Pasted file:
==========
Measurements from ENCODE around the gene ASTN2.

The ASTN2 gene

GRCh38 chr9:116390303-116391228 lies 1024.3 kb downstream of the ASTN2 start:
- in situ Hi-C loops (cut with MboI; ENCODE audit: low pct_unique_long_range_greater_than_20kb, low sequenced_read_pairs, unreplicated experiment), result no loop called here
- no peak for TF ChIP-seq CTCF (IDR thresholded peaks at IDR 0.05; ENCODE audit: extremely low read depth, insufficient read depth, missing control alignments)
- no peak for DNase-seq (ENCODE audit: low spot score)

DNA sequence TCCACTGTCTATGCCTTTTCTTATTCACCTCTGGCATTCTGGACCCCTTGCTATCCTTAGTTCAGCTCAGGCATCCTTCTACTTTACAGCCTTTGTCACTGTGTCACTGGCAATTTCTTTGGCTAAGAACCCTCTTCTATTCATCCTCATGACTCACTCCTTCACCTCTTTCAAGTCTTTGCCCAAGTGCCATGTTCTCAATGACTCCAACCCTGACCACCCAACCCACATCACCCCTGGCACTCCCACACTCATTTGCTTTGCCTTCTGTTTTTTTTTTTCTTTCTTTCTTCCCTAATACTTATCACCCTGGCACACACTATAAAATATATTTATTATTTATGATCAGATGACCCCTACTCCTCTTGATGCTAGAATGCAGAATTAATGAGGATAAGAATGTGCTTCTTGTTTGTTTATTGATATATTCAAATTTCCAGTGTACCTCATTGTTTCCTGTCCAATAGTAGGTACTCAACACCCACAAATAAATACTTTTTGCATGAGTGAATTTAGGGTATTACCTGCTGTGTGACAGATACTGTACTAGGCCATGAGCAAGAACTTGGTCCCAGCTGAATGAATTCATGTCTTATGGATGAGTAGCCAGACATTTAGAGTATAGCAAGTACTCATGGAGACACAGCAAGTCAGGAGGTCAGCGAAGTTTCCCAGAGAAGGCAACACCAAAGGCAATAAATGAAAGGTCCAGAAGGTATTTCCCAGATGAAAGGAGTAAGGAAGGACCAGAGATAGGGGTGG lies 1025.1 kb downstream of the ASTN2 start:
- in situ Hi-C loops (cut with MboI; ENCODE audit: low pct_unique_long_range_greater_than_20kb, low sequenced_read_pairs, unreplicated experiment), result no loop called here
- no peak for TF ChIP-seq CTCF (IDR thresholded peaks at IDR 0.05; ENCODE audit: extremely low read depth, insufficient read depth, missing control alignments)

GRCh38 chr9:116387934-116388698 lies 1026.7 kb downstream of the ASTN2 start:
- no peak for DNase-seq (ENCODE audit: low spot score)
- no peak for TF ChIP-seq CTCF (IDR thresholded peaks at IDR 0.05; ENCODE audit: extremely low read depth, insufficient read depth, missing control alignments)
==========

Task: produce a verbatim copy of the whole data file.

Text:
Measurements from ENCODE around the gene ASTN2.

The ASTN2 gene

GRCh38 chr9:116390303-116391228 lies 1024.3 kb downstream of the ASTN2 start:
- in situ Hi-C loops (cut with MboI; ENCODE audit: low pct_unique_long_range_greater_than_20kb, low sequenced_read_pairs, unreplicated experiment), result no loop called here
- no peak for TF ChIP-seq CTCF (IDR thresholded peaks at IDR 0.05; ENCODE audit: extremely low read depth, insufficient read depth, missing control alignments)
- no peak for DNase-seq (ENCODE audit: low spot score)

DNA sequence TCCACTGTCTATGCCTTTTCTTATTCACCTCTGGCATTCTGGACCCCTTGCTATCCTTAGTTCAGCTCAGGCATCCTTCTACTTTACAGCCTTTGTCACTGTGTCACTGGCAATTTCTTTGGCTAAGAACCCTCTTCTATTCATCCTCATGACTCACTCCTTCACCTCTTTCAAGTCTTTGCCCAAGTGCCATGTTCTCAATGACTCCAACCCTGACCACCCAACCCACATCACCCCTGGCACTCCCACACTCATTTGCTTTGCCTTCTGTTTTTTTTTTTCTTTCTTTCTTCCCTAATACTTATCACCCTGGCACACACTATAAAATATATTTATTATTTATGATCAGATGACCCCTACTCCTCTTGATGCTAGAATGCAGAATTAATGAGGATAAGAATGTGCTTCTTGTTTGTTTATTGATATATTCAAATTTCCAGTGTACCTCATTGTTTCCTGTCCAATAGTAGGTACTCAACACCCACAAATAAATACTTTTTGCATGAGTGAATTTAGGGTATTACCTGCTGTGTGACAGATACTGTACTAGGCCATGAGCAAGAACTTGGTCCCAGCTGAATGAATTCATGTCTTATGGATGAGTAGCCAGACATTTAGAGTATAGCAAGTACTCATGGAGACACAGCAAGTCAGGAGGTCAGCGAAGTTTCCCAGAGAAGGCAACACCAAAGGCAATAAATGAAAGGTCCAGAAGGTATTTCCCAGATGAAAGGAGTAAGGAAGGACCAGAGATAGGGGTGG lies 1025.1 kb downstream of the ASTN2 start:
- in situ Hi-C loops (cut with MboI; ENCODE audit: low pct_unique_long_range_greater_than_20kb, low sequenced_read_pairs, unreplicated experiment), result no loop called here
- no peak for TF ChIP-seq CTCF (IDR thresholded peaks at IDR 0.05; ENCODE audit: extremely low read depth, insufficient read depth, missing control alignments)

GRCh38 chr9:116387934-116388698 lies 1026.7 kb downstream of the ASTN2 start:
- no peak for DNase-seq (ENCODE audit: low spot score)
- no peak for TF ChIP-seq CTCF (IDR thresholded peaks at IDR 0.05; ENCODE audit: extremely low read depth, insufficient read depth, missing control alignments)